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Nick de Luca injury adds to Scotland's problems ahead of Six Nations


Scotland's interim head coach, Scott Johnson, has been hit with a second major blow after it was confirmed that Nick de Luca could miss most of the Six Nations. The Edinburgh centre faces around two months on the sidelines after he undergoes surgery to repair a fractured eye socket.

Johnson has already lost the services of the record-breaking scrum-half Mike Blair after he decided to retire from the international game earlier this week.

The Australian former Wales head coach must now decide who will take over from the 85-times capped No 9 as well as searching for a replacement for De Luca, who has been a mainstay of the international side since winning his first cap five years ago, before naming his Six Nations training squad on Monday.

De Luca, who has 38 caps, sustained the injury while training with Edinburgh last month but club medics had to wait before they could confirm the length of his recovery time.

A statement from his club read: "Edinburgh Rugby confirmed that Nick de Luca will be unavailable for selection for around two months, following an operation to a fractured eye socket. It was deemed that the operation would be the best course of action to support the quickest return to playing."

Scotland kick off their Six Nations campaign on 2 February away to England, and the SRU yesterday declined to comment on the absence of De Luca, who may still be out of action by the time Scotland conclude their fixtures with a trip to Paris to face France on 16 March.

His club side will also have to do without their influential Dumfries-born back as they face Munster in the Heineken Cup tomorrow. The Murrayfield outfit will go with Ben Cairns and Matt Scott in midfield as they look to pick up their first pool points of this season's tournament following four painful defeats.

Last year's semi-finalists have had a season to forget so far, but head coach Michael Bradley hopes to finally give his team's supporters something to cheer about.

He said: "This is our final home match in this competition and we would like to acknowledge the support the fans have given us over the last couple of weeks with a big performance.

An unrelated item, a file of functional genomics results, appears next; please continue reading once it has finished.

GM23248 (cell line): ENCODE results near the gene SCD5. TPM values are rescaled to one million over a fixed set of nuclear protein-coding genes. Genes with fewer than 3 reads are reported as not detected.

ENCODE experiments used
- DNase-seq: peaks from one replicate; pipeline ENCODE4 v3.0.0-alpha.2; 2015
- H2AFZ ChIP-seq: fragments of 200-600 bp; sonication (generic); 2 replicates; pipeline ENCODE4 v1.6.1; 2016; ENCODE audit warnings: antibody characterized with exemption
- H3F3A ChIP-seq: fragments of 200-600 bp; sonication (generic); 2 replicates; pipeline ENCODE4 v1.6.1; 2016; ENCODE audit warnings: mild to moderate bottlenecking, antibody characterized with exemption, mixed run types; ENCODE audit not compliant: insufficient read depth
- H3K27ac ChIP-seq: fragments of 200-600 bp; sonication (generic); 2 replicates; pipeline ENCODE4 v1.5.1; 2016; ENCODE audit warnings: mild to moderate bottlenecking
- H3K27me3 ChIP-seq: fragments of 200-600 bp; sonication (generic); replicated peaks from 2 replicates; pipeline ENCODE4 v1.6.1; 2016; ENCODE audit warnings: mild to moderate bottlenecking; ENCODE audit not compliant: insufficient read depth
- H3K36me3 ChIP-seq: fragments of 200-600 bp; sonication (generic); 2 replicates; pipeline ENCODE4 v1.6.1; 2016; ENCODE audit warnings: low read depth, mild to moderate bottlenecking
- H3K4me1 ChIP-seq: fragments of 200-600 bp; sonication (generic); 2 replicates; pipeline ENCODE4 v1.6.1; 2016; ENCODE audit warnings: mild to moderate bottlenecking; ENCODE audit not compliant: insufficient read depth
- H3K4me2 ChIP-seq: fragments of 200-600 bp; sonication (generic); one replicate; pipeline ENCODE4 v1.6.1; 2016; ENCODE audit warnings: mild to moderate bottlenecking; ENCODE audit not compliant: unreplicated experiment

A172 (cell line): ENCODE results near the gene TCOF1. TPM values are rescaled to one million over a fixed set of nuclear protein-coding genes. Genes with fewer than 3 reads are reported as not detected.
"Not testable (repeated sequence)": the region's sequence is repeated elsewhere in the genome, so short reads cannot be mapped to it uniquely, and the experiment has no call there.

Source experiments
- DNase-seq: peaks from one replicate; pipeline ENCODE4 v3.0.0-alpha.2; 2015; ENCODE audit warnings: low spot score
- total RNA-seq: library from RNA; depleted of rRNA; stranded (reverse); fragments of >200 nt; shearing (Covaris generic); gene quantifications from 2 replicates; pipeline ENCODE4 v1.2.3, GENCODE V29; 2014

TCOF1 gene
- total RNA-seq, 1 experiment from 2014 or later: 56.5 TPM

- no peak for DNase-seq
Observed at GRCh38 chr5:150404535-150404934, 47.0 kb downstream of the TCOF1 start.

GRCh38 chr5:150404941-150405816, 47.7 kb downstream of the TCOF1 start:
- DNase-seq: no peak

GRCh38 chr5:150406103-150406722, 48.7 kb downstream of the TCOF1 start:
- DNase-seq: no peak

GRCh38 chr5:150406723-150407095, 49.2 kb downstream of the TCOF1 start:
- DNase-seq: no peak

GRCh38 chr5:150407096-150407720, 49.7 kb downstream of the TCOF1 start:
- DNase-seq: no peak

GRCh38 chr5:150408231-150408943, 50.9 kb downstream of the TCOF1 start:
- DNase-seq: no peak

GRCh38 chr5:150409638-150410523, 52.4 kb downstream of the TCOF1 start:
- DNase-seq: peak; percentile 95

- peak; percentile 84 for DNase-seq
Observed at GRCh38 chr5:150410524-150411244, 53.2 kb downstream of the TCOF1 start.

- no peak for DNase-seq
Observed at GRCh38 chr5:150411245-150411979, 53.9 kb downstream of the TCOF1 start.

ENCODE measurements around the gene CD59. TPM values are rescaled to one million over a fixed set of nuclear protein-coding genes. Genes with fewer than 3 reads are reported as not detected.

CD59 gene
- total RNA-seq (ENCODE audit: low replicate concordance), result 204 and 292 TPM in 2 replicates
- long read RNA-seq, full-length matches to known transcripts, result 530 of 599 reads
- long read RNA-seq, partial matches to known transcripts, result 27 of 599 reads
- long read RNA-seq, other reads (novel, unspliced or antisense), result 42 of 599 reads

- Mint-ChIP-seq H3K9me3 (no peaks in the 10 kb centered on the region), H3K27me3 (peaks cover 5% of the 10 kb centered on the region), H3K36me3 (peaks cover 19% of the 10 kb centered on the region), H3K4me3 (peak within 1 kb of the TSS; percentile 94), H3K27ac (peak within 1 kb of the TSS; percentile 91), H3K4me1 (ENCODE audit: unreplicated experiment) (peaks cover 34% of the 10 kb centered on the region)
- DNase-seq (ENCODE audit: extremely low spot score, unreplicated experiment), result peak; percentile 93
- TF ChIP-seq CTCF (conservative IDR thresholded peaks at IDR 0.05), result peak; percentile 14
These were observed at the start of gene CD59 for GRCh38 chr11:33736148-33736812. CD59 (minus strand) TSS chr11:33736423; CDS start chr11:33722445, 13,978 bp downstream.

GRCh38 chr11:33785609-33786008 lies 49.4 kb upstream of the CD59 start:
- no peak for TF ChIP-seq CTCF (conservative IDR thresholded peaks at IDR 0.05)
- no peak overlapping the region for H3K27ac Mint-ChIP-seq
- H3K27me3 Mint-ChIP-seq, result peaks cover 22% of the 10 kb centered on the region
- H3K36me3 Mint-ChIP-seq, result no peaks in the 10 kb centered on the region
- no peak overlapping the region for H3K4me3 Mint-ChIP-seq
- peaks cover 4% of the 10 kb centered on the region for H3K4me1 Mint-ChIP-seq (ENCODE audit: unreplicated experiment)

"We would take a lot of confidence from getting a win against Munster in this match and putting pressure on them in terms of quarter-final qualification. They haven't won away in this competition yet and will understand the importance of that to their chances of qualification, which makes them very dangerous."

Meanwhile, the powers of video referees in rugby are set to be extended as part of new protocols to be trialled globally by the International Rugby Board this year.

The Test match official, referred to as the TMO, will be able to advise the on-field referee about incidents of potential foul play and also review up to two phases of play before a try is scored. Currently, the TMO can be asked to rule only on incidents "in goal" – or over the tryline.

The IRB said yesterday it has approved the trial of both extended protocols in international and domestic competition from the beginning of the next respective season in the northern and southern hemispheres. They could be ratified by the IRB council in May 2014.

"Rugby continues to evolve and innovate and there is no doubt that rugby referees have one of the toughest officiating roles in sport," IRB chairman, Bernard Lapasset, said. "We are committed to ensuring that they have all the tools they require from conditioning, management and technology to ensure that they can perform to the highest possible standards."

Initial trials were held in the English Premiership and South Africa's Currie Cup and were deemed "highly successful", according to the IRB, whose aim is to eradicate obvious infringements in the build-up to tries as well as clear incidents of foul play.

However, Graham Mourie, the IRB rugby committee chairman, said: "It is now important that we educate our match officials to ensure excessive recourse to the TMO must be avoided for the sake of continuity."

New Zealand hooker Andrew Hore's blatant punch on Wales lock Bradley Davies in the first minute of the All Blacks' 33-10 win in Cardiff in November was an example of the kind of incident that could have been ruled on by a TMO, had he the power to act.